Alyssa Scolari [11:20]:
Robert Cox [11:23]:
Part of what gets me through this is being able to inhabit a teaching space at the same time I’m going through it. That was a moment where I could explain to her that yes there are times in our lives we’re going to want to numb out really bad. Those are the times we shouldn’t.
Alyssa Scolari [11:40]:
Yeah, and I can think of no more difficult time than this to want to numb out, especially as you … There’s so much that you touched on, from the stages of grief to even just the pressure that you feel kind of as the man to kind of absorb the family pain. It is just so much and I also want to point out to the listeners that this was less than two months ago that Tristn passed.
Robert Cox [12:12]:
Alyssa Scolari [12:13]:
Yep, so today that we are recording is March 25th, so this is so fresh.
Robert Cox [12:20]:
Six weeks, yeah.
Alyssa Scolari [12:23]:
I guess one of my questions for you is was there a sense of, because in one of your podcast episodes you talk about this concept of anticipatory grief. Can you talk a little bit about what that is and was that an experience for you?
Robert Cox [12:43]:
Sure. Not with Tristn, no. Denial was not something the addict goes through. Denial is also something we go through and I kept telling myself, “He’ll come around. He’ll come around.” The truth is there’s nothing I could have done in that space.
Alyssa Scolari [12:57]:
Robert Cox [12:58]:
But no, as a parent … When I talked about anticipatory grief it was because my father had Lewy Body dementia as a result of his Parkinson’s, was going in a nursing home and that was a very real space at one point that we thought he wasn’t going to live beyond a week and I knew this was coming because I could see the fade and suddenly we moved him to a better nursing home and he’s doing a lot better but that was what started that anticipatory grief was understanding that this is coming and hopefully with parents and stuff we have time, but it’s not something that any parent’s going to ever be able to anticipate or prepare for.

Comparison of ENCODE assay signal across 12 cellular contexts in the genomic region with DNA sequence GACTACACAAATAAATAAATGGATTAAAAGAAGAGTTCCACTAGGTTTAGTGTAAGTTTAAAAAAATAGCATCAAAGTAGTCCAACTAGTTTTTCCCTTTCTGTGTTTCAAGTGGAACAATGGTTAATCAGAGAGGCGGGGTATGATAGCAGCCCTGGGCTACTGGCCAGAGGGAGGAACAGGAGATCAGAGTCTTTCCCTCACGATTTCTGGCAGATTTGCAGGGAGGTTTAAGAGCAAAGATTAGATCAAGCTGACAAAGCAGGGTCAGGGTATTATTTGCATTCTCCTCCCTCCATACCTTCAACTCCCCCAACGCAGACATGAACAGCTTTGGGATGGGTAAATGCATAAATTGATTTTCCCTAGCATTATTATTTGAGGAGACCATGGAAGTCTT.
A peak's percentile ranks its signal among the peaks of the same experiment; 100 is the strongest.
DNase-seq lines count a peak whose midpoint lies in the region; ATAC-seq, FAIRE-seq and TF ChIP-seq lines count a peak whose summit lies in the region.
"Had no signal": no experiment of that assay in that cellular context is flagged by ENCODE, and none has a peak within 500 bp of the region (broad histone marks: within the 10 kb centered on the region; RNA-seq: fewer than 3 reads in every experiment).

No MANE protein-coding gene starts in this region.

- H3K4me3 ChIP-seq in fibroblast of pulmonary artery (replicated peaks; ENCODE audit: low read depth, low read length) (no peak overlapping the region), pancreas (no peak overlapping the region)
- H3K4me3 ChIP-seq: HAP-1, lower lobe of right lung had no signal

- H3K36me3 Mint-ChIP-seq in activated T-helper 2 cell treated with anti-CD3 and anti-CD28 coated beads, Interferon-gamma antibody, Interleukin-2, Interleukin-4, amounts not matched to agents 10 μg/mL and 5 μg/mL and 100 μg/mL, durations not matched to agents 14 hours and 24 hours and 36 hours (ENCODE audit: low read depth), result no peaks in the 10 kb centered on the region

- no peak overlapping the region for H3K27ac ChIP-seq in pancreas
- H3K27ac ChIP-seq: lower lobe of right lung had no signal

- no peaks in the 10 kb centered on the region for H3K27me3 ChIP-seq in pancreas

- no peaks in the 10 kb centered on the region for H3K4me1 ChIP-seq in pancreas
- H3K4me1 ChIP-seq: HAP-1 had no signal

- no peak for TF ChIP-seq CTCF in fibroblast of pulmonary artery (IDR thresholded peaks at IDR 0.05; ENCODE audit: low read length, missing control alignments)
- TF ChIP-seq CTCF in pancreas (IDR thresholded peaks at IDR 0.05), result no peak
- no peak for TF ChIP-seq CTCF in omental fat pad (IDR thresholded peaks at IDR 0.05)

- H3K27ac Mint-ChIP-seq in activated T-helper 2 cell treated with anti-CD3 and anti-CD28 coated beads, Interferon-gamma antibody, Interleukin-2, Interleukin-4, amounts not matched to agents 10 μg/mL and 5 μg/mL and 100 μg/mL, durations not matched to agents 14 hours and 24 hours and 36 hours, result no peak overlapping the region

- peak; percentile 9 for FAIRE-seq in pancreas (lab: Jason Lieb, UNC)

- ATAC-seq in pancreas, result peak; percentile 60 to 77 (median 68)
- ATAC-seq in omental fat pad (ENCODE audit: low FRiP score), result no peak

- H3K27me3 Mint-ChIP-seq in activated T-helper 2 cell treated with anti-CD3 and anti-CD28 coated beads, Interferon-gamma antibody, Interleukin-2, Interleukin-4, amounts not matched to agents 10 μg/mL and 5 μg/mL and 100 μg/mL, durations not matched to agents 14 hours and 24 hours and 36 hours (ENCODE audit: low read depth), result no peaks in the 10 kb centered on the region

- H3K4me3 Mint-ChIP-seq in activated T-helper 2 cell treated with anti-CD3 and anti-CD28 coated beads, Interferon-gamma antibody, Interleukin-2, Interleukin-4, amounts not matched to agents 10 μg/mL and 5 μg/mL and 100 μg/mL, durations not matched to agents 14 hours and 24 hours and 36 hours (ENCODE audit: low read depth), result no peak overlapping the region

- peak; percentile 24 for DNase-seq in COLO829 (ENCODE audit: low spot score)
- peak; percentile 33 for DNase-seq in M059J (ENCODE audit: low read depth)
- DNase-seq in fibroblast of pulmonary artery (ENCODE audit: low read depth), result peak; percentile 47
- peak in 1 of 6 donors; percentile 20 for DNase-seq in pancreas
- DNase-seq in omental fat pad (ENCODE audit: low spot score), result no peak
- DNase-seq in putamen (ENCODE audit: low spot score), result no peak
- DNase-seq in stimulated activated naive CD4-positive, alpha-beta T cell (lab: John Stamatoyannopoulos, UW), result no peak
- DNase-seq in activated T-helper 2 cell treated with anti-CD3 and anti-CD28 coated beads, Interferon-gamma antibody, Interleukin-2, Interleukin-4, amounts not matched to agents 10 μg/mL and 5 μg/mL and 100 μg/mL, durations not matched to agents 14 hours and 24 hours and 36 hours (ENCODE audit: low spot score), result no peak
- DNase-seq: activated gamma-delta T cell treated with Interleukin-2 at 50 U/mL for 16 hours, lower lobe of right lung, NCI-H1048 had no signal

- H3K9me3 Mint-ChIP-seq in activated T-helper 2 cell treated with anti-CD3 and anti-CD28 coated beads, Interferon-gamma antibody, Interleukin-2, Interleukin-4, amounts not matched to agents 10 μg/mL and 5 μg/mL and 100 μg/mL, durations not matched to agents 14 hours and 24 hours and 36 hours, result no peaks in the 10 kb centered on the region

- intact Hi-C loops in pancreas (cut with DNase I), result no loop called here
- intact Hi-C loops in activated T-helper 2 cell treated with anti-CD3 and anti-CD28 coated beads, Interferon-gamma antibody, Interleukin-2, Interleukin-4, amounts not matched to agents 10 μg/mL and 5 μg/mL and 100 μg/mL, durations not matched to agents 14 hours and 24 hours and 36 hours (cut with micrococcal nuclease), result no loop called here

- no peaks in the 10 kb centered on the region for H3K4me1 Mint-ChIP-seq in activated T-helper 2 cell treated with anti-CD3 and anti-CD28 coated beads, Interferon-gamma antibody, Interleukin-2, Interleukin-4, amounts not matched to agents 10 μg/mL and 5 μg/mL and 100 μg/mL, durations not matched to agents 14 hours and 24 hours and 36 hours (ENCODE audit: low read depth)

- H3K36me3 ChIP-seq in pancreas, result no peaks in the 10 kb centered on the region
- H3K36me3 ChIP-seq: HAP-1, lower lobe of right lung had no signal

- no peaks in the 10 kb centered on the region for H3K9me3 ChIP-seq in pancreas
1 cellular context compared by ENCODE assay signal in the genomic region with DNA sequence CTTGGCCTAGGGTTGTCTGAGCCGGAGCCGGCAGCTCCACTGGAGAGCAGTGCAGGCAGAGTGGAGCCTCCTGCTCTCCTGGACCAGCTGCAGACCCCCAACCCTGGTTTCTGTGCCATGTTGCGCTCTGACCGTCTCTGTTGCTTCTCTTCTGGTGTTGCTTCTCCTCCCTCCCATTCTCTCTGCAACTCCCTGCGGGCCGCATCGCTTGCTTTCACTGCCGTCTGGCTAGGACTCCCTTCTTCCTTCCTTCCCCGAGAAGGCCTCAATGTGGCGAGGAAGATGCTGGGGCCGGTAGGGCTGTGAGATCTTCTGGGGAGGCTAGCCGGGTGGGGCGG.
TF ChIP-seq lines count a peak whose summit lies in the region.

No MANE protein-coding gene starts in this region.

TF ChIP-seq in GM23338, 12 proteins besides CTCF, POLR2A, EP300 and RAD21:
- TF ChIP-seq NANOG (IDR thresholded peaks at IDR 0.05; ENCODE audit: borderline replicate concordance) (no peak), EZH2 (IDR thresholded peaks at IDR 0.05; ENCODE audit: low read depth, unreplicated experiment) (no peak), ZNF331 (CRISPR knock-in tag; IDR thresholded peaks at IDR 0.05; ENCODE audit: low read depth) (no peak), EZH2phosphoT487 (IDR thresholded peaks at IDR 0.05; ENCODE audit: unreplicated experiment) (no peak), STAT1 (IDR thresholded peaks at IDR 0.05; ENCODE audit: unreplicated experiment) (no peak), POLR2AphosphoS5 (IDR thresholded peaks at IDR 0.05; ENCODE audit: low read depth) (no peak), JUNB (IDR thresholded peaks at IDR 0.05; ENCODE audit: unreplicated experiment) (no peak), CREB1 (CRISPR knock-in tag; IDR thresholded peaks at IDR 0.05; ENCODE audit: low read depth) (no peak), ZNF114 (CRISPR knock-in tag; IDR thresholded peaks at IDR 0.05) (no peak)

Robert Cox [13:36]:
One of the things I point out in the episode is even if you prepare for it, you’re still going to feel completely unprepared for it. What did help was educating myself beforehand about grief and because of my field I understood the stages and so instead of, when I got really pissed at Tristn for OD’ing I didn’t think I was a bad person, I just thought yeah, that’s the stage I’m in with this right now and I could allow myself a little grace and space without feeling shame over being angry with him. You know what I mean? Just understand that’s a normal part of the healing process. That is really one way that we can prepare for grief when it comes, because it’s going to come. No matter how much we prepare, there are times that it’s going to come and we’re completely unprepared for it and no matter how much we prepare for it, even the times that we were planning on, are going to hit us in a way that we weren’t prepared for.
Robert Cox [14:30]:
When I talk about anticipatory grief I’m talking about really moving into the idea that loss is a part of life and it’s going to be painful and if you try and numb out that pain you’re going to create … I tell my grad students, I tell my patients all the time, if there’s one thing I could get across to people in recovery, whether from mental illness or from addictions or whatever, it’s that pain is a guarantee in life. Suffering is something we choose when we try and avoid it.